It’s no secret: The B2B content landscape is more crowded than ever before.
And, as a result, today’s B2B buyers are faced with many different buying options. While this undoubtedly makes for an ideal buying situation, it makes the job of a marketer significantly more difficult.
Enter data-driven marketing
What is Data-Driven Marketing?
If you’ve worked in marketing over the last few years, you’re likely familiar with the concept of data-driven marketing. But, just in case, we’ll give you a brief refresher. In essence, data-driven marketing is a strategy in which all aspects of a campaign-from channel to content- are designed and developed using insights garnered from data analysis.
In its simplest form, this process involves systematically extracting inferences from data sets to uncover trends and create opportunities that expand marketing effectiveness. As a result, marketers are able to remove the guesswork from marketing and serve their prospects and customers more personalized content experiences.
Data-Driven Marketing in 2018
In 2018, data-driven marketing is no longer just a buzzword– but rather, a must-have for B2B marketing success. The reason for this is simple: When executed effectively, data-driven marketing programs can have a significant impact on your organization’s most vital objectives. Consider the following statistics:
- 78% of organizations say data-driven marketing increases lead conversion and customer acquisition (source)
- 64% of marketing executives “strongly agree” that data-driven marketing is crucial to success in a hypercompetitive global economy (source)
- 66% of marketing leaders have seen an increase in new customers as a result of data-driven initiatives (source)
Although data-driven marketing is an easy concept to understand, it’s slightly more complicated to put into practice. In fact, according to one recent survey, only one-third of marketers responding characterized their data-driven marketing strategies as “very successful.” (source)
In an attempt to remedy this statistic, we’re sharing a few ways to improve your data-driven marketing strategy. Keep reading!
1. Prioritize data-management
If there is one thing you take away from this article, let it be this: There is no factor more crucial to successful data-driven programs than the quality and integrity of the data that runs it.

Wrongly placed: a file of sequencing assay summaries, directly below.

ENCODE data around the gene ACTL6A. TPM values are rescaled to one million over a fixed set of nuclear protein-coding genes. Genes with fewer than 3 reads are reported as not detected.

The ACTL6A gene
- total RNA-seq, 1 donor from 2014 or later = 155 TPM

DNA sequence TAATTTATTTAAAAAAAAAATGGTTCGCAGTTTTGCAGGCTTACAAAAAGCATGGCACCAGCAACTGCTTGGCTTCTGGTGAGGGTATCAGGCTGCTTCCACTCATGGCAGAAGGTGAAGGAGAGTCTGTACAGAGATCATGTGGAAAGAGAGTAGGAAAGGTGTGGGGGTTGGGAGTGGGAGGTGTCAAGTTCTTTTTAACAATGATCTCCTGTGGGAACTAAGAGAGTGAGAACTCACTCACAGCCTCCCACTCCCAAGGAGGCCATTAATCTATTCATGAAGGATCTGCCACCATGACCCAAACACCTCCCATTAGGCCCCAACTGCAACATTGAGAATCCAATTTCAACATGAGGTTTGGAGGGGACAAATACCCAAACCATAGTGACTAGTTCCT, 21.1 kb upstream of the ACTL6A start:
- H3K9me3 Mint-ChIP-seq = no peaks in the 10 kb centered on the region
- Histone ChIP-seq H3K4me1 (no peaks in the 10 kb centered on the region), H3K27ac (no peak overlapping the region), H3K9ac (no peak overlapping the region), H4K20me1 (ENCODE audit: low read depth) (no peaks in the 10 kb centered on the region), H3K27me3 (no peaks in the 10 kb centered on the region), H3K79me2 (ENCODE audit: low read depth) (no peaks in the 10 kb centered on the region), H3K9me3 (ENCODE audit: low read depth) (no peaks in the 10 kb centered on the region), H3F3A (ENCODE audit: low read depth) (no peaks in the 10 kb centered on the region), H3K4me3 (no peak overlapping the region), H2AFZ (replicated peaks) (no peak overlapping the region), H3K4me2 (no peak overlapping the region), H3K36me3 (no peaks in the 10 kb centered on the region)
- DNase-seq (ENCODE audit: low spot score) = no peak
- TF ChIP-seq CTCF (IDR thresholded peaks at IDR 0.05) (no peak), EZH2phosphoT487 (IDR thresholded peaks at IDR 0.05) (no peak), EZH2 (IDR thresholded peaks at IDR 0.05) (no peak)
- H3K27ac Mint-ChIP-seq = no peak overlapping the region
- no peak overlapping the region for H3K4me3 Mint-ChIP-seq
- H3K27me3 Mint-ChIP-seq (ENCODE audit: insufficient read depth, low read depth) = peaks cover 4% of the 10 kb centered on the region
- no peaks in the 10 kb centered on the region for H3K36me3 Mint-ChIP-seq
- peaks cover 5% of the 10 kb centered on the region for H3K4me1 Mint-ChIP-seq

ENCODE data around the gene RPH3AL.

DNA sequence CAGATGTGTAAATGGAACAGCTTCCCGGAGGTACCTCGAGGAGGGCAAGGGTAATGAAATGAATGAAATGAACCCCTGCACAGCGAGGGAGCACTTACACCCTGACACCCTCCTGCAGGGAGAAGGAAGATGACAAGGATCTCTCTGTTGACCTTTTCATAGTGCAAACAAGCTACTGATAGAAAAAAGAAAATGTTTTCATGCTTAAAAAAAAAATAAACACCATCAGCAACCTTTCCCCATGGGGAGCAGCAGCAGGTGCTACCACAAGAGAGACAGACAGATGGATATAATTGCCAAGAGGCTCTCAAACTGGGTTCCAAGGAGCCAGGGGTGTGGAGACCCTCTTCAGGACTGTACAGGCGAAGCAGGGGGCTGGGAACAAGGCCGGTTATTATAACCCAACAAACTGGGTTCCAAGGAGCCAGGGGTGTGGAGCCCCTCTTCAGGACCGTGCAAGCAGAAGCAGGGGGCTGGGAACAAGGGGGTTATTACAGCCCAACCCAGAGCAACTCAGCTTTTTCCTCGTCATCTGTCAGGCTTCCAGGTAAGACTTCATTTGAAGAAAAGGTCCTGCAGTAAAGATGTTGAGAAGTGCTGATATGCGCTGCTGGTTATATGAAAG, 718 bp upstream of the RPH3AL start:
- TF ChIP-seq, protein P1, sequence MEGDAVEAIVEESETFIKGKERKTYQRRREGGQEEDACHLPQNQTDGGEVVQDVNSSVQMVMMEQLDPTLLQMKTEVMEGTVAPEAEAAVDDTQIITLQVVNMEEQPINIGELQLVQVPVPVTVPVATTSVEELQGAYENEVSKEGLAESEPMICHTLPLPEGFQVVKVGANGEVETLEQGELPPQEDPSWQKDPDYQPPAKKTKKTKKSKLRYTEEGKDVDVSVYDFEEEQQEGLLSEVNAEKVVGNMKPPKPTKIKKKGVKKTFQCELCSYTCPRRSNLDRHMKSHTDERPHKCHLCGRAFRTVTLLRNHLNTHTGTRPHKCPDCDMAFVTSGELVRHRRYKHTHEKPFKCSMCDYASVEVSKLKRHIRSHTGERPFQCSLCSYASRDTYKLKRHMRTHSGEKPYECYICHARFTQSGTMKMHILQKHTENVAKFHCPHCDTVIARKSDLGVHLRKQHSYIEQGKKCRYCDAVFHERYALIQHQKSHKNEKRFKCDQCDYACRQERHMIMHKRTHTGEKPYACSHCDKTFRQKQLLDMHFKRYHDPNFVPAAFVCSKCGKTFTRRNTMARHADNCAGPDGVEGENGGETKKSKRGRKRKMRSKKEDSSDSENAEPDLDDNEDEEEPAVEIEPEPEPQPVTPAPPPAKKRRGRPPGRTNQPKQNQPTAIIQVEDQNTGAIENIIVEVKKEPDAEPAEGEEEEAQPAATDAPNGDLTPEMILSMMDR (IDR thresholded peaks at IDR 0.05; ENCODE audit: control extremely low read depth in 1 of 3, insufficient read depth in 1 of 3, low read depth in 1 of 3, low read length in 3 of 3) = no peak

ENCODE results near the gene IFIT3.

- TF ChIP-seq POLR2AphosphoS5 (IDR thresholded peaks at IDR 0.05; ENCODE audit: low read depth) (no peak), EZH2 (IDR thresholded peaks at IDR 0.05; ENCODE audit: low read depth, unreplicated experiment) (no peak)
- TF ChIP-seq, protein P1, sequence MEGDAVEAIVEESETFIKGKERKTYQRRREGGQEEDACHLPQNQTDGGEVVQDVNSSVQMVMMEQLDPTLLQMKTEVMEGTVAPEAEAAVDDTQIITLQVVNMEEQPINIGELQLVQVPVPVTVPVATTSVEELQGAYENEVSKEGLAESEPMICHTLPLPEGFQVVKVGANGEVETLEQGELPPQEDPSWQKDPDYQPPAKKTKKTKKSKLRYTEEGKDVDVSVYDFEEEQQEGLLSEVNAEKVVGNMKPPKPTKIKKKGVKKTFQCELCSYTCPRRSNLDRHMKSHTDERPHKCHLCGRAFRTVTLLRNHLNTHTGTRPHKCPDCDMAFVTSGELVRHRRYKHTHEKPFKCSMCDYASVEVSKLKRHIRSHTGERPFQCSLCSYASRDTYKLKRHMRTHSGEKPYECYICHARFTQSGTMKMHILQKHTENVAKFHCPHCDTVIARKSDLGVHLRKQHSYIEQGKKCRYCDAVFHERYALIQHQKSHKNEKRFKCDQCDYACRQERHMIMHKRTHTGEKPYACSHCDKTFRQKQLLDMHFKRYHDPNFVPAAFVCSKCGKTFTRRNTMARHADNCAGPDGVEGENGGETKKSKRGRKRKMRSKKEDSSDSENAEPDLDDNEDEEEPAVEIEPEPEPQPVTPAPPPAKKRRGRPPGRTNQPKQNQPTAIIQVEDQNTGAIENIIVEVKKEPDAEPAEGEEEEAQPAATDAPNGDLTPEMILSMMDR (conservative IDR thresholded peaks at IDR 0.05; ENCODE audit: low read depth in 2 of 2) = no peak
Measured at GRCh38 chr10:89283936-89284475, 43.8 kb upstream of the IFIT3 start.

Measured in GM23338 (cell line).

While this may seem like an obvious point, it’s one of the biggest obstacles for marketers to overcome. According to one recent survey, 64% of “most successful” data-driven marketers, reported improving data quality as the most significant roadblock to data-driven marketing (source).
Unfortunately, managing data quality is tougher than it sounds-simply because B2B data decays so rapidly. Hint here: B2B contact data decays at an annualized rate of 22.5 percent a year (source). When left unchecked, data decay can not only wreak havoc on your data-driven marketing but can also take a drastic toll on your company’s bottom line. Consider these statistics (source):
- 62% of organizations rely on marketing data that’s up to 40% inaccurate
- Up to 25% of B2B database contacts contain critical errors
- 40% of business objectives fail due to inaccurate data
- It costs $1 to verify a record as it’s entered, $10 to scrub and cleanse it later, and $100 if nothing is done.
Here are our top tips for optimal database health:
Perform a Database Audit:
The first step towards proper data management is to perform an audit on your existing contact database to uncover inaccuracies, errors, and missing information. Although it’s possible to do this manually, many companies find this process to be time-consuming and prone to human error.
Instead, we recommend partnering with a market intelligence solution to do the heavy lifting. Most data service providers can fill in missing information, correct errors, and improve the overall accuracy of your data.
Evaluate and improve data collection processes:
Your data will never be perfect, but there are steps you can take to drastically improve data collection methods. Do you use web forms to collect your data? Mass uploads? Or do you rely on manual data entry?
Consider how you access contact information and work to streamline these systems. Eliminate unnecessary form fields, relabel anything that seems confusing, and use form validation to acquire certain data points.
Prioritize technologies that integrate: